I’m guessing that was either your birthday, wedding day, or 1st kid’s birthday.
Actually, just a made up date, but you made me laugh. Thanks.
“…I canâ€™t make the guy in All-Star Batman and Robin the Boy Wonder match the minimum requirements for â€œBatmanâ€ that I have.”
I think Jeff sums up the problem people have with ASBAR better than any review I’ve read.
Ha ha ha. OK, so it was late, I was tired, and I shouldn’t have phrased a comic book critique as a New York Times editorial.
Still, though…I don’t know about me personally, unless you count an absolute loathing of plain lousy writing trying to pass itself off as ‘edgy’ and/or ‘intense’. But it is very possible that being female alters your perspective on Miller’s ‘genius’ quite a lot.
And itâ€™s ironic that you (intentionally or not) use the Billy Crystal critique, â€œItâ€™s not funny, itâ€™s not fun.â€ Because he was wrong too.
Actually, that was completely unintentional. I have no idea to what Crystal was referring.
Look, once again, I have no protective feelings toward Batman. As twenty-odd MST3K DVDs on a shelf at home will attest, I have absolutely no problem with the so-bad-it’s-good school of funnie.
I’m just at a complete loss to understand how graceless, incoherent violence and virulent misogyny are the adorably satiric laff riot I’ve heard ASB&R described as.
I think it’s a response – and it’s more awesome for that!
Man, I’m so angry to have decided to buy the Goddamn Batman on TPB. I want it now!
Hunter (Pedro BouÃ§a)
If you enjoy the book, great, but I canâ€™t make the guy in All-Star Batman and Robin the Boy Wonder match the minimum requirements for â€œBatmanâ€ that I have.
God knows there’s plenty about the book to dislike, but I can’t really get behind that critique of it. Mainly because I think the minimal requirements for Batman should be “a guy who dresses like a bat and fights crime.” So in that sense, even the Dracula Batman and the Elliot Ness Batman from Elseworlds are recognizable as Batman.
I flipped through an issue, I thought it was really sad that Frank Miller had descended that far into a lamentable self-parody and that DC was enabling it, then I put it back on the shelf. Everything bad everyone has said about the series since has been greeted, in my head, with the mental phrase, “Well, duh…it’s ‘All-Star Batman’! What were you expecting, something good?”
And for the record, I don’t think Frank Miller ever did understand Batman. I think that his work has been the worst thing that ever happened to the character. Frank Miller’s Batman, the elemental force of nature immune to human considerations, is such a limiting take on the character, and yet one with such a superficial appeal, that it locked the character for the next 15 years into, “I’m Batman. I don’t smile, I don’t love, I don’t joke, I don’t care about my friends, I’m nothing but a meat machine that punishes criminals.” Some writers have kicked against that stereotype, but it’s hard to escape. The line to Brother Eye and the OMACs stretches right back to Frank Miller.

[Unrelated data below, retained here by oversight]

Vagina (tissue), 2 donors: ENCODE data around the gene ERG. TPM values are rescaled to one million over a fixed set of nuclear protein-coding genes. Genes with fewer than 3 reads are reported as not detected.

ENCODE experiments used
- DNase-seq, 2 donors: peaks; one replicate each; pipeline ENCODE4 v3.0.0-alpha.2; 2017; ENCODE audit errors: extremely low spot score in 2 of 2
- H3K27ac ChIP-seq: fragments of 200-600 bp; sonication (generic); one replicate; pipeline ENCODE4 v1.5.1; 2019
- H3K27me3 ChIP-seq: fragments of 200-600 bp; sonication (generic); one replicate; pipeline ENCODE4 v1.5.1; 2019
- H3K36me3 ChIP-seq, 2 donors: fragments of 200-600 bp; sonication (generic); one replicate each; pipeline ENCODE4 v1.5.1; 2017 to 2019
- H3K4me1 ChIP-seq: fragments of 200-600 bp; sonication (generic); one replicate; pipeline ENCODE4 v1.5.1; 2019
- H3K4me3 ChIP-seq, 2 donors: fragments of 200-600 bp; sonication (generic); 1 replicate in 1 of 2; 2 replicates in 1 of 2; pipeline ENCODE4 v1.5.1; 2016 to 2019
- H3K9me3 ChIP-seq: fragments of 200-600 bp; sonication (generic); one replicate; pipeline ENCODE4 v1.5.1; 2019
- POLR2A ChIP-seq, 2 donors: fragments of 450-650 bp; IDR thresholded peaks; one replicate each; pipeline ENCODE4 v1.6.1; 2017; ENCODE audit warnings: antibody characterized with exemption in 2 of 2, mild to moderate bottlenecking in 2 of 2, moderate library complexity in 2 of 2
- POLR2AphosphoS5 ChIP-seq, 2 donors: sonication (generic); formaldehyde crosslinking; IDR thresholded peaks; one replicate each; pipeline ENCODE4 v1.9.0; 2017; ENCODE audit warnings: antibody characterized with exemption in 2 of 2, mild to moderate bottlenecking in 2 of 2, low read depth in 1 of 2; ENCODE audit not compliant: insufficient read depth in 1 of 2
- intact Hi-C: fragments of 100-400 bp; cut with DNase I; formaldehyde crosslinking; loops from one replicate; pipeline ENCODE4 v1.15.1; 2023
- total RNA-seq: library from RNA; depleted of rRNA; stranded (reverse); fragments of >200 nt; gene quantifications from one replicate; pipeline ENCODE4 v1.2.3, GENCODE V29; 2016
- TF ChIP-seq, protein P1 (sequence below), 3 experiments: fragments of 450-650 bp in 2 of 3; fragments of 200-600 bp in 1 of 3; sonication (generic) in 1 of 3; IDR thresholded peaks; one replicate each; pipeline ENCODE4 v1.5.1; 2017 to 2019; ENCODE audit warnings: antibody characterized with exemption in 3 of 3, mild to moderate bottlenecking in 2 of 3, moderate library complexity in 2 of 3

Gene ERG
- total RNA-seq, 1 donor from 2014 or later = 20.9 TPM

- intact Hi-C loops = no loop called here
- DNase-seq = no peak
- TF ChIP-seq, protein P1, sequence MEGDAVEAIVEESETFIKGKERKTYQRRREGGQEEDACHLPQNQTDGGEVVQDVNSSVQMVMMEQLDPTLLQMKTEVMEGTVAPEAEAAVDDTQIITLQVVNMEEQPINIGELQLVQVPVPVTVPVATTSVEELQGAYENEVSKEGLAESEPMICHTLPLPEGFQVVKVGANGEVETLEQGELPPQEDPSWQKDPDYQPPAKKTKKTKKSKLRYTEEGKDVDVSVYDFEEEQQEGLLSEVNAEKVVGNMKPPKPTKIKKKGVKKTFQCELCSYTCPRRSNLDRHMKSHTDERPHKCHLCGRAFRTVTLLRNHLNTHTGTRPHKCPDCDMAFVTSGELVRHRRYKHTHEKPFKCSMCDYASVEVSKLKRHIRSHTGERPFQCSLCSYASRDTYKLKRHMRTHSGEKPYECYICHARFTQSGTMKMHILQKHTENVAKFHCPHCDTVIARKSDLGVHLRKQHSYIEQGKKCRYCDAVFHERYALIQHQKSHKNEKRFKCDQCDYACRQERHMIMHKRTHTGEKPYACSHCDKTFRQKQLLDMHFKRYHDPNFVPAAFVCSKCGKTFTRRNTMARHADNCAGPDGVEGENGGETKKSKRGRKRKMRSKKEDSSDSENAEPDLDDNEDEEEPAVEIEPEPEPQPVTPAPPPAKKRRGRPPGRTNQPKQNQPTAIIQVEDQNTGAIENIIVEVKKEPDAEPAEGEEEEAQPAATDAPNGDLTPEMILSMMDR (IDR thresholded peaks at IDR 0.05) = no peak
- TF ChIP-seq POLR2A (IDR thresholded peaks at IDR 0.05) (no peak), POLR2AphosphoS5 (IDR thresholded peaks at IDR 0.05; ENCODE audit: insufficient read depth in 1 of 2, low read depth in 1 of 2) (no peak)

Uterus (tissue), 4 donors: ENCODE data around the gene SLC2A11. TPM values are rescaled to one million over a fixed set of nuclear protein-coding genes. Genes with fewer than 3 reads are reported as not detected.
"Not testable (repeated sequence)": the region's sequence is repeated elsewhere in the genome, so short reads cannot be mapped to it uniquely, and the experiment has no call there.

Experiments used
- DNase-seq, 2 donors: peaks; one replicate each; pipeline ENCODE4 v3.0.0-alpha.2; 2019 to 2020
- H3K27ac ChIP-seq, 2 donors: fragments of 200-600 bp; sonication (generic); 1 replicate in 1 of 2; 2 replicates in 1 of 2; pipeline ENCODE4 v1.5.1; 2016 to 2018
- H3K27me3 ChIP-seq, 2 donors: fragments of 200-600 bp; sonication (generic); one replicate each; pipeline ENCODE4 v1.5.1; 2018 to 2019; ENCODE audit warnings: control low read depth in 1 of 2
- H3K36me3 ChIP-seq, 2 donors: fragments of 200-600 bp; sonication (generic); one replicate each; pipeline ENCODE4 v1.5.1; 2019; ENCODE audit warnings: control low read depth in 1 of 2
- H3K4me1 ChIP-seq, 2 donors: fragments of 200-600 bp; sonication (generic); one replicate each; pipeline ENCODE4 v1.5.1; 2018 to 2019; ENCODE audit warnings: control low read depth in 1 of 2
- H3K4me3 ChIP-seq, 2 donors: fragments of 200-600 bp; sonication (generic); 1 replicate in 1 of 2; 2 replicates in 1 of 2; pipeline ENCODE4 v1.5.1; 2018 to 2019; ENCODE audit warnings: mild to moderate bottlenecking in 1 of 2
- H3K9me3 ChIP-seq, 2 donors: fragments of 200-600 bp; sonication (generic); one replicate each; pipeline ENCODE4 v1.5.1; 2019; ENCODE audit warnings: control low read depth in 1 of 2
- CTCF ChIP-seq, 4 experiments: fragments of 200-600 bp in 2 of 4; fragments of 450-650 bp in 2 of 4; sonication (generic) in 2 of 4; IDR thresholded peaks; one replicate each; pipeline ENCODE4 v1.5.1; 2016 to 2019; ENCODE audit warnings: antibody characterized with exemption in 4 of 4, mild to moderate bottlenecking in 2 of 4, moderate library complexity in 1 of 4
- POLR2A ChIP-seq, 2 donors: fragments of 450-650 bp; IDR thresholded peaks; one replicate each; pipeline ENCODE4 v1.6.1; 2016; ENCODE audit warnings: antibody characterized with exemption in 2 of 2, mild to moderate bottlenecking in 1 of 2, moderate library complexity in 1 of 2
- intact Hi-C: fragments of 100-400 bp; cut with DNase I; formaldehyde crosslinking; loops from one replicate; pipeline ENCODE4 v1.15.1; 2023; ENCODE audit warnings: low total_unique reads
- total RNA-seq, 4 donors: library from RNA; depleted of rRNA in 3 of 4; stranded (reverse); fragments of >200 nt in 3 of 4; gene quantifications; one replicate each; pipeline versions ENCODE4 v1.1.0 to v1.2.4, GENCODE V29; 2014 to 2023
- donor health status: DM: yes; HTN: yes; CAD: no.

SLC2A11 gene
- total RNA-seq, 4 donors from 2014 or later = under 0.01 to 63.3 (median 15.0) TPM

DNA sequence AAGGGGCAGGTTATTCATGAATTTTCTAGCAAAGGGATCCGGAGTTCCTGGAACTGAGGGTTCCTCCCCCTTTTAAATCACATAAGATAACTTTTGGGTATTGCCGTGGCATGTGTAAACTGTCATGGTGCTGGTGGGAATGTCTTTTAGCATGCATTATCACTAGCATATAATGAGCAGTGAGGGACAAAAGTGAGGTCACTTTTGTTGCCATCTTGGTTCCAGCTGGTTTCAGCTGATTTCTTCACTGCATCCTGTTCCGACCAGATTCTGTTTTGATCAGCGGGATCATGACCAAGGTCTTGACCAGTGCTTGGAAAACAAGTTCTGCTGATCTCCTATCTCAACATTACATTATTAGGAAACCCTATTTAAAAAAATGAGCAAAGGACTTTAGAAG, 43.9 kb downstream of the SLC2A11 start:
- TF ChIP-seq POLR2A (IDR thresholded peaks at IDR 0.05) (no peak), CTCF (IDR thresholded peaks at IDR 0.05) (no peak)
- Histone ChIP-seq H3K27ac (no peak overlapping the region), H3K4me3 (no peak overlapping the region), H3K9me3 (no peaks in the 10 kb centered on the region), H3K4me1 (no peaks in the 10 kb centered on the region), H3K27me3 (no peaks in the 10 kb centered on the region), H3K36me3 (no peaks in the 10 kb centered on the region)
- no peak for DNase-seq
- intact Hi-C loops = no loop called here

Sean, If that works for you, great. My minimum requirements include that he be heroic, and if the story includes a young boy who has just lost his parents, compassionate and comforting. The Frank Robbins “Batman Nobody Knows” story comes to mind as a good encapsulation.
John, I never got that impression from Miller’s ’80s Batman work. If anything, I thought Batman was more human than ever when Miller was writing him.
And I agree with Sean Whitmore that Miller’s writing in this issue was obviously a response to fan reaction, but more to the fans that are enjoying the book than the ones that hate it. I wasn’t so sure about the first few issues, but the last three have been gold, and I think the book has gotten more entertaining with each new issue.
“Eat glass, lawman!”
I don’t know, but some crappy indy or punk band definitely has to come up with a song called “Goddamn Batman”.
i seriously doubt it was intended to be a runnnig gag but you know what? it made me chuckle at first, then i laughed and then, unexpectedly, it made me GET IT. i’ve never been a hater of all-star bats, perfect creative team a little too decompressed but otherwise i think it is delivering. this is miller doing the world between year one and dkr, bats isn’t newly driven by his parents death on needing to put the cape back on – he’s at the point in his life where ENJOYING himself. grant morisson wanted to write a more lighthearted batman during his run who actually enjoyed what he was doing and miller’s doing the same and that means batman enjoys bringing justice to criminals cos that is his raison d’etre. stop feeling frustrated because the title SURPRISED you and go with the goddamn flow – this’ll read excellent in absolute edition
He’s goddamn having fun.